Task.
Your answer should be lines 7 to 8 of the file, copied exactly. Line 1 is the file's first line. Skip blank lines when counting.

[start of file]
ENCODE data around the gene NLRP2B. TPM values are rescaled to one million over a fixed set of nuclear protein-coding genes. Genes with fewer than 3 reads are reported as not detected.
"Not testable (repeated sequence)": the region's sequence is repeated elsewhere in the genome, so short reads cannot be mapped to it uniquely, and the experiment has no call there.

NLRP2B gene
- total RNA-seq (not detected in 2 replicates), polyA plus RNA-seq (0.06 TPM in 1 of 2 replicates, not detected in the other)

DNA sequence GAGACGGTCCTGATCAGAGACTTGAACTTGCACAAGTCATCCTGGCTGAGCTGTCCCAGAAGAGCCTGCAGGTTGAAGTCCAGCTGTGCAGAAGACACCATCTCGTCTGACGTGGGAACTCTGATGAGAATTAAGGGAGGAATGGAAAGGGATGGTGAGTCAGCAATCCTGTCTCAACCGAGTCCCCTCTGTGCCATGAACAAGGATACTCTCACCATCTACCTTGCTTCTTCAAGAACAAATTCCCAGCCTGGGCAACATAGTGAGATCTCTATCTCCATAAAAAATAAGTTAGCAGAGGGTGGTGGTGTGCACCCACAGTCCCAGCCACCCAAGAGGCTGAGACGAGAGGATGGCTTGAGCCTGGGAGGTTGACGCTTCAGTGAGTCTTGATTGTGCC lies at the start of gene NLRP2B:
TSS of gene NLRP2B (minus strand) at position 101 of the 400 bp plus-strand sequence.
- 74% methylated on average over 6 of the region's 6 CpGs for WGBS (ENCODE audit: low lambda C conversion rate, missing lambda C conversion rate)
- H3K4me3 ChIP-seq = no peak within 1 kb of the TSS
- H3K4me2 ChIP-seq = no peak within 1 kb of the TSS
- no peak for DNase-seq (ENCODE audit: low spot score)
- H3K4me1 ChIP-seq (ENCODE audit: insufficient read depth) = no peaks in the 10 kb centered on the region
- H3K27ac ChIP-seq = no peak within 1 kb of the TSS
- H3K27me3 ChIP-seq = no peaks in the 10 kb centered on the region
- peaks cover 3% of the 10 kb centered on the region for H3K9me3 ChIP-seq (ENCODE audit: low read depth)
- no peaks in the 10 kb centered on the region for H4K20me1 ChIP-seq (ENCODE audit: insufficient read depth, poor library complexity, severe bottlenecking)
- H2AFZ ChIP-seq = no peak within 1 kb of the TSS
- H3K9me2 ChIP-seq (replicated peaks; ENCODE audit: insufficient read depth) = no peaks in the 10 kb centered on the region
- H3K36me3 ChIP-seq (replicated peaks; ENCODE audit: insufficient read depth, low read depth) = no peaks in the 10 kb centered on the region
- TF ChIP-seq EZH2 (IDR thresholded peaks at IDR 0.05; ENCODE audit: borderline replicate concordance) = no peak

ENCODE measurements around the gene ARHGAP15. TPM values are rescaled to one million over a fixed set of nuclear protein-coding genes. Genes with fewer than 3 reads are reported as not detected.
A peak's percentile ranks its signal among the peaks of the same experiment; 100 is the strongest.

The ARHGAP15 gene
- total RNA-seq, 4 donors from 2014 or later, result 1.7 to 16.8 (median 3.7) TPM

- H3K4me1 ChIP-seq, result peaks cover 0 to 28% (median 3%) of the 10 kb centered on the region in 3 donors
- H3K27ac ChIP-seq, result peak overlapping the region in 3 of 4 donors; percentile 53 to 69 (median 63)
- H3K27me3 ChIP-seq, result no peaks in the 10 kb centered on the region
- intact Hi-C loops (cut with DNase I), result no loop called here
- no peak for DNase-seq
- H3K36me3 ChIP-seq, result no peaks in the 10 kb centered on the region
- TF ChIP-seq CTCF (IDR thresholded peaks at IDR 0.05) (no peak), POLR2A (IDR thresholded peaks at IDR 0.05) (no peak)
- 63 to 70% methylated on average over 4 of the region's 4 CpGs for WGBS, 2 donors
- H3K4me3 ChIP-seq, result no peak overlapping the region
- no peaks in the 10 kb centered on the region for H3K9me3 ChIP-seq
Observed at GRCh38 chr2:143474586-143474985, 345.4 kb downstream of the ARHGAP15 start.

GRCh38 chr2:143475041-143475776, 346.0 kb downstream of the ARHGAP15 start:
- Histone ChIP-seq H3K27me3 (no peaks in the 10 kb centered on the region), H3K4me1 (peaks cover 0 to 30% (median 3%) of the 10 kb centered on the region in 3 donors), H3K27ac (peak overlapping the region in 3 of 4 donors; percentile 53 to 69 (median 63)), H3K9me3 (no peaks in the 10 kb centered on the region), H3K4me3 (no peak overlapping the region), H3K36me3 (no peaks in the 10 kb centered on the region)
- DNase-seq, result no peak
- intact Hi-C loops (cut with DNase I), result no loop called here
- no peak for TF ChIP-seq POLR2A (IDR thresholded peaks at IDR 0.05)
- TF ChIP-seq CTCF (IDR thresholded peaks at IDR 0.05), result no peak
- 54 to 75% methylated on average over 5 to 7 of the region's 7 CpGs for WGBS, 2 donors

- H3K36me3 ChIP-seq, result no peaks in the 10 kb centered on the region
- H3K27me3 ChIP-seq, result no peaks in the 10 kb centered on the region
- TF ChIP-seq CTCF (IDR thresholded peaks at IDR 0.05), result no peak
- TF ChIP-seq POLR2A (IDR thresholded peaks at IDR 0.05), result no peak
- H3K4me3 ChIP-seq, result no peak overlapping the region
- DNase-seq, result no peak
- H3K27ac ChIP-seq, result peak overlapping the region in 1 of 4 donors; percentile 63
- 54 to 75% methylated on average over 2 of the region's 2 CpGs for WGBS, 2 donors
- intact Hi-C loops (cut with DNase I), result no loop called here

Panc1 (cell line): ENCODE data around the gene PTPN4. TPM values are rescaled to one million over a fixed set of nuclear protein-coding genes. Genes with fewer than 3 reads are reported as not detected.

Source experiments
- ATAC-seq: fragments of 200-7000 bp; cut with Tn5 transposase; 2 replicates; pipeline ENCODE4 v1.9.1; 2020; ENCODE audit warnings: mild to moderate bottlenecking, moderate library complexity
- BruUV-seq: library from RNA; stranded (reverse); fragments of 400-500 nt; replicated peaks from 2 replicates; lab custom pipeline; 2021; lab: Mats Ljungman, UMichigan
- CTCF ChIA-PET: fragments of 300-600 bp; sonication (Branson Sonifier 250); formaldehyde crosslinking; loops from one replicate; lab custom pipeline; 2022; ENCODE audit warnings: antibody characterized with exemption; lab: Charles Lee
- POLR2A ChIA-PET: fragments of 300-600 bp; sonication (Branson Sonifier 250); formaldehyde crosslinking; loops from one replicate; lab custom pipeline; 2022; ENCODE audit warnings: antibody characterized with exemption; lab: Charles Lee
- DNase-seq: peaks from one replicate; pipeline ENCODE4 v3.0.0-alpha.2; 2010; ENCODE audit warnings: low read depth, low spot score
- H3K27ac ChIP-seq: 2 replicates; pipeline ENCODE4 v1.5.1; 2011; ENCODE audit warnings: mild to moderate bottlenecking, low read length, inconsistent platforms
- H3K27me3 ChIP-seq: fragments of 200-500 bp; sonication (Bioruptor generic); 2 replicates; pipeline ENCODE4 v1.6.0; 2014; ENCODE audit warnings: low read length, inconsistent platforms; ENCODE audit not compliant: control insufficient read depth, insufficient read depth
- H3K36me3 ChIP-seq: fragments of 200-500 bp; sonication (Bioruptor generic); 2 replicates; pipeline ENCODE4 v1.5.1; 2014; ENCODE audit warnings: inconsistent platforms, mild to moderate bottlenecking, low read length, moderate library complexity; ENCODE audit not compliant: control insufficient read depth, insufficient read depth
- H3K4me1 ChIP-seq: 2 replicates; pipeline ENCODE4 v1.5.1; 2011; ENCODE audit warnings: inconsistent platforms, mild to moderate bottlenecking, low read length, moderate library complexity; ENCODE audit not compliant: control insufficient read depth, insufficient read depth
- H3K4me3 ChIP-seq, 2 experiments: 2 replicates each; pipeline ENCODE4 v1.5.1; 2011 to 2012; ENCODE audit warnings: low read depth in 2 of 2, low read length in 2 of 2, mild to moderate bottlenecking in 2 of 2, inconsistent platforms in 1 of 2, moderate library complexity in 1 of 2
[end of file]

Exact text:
- 74% methylated on average over 6 of the region's 6 CpGs for WGBS (ENCODE audit: low lambda C conversion rate, missing lambda C conversion rate)
- H3K4me3 ChIP-seq = no peak within 1 kb of the TSS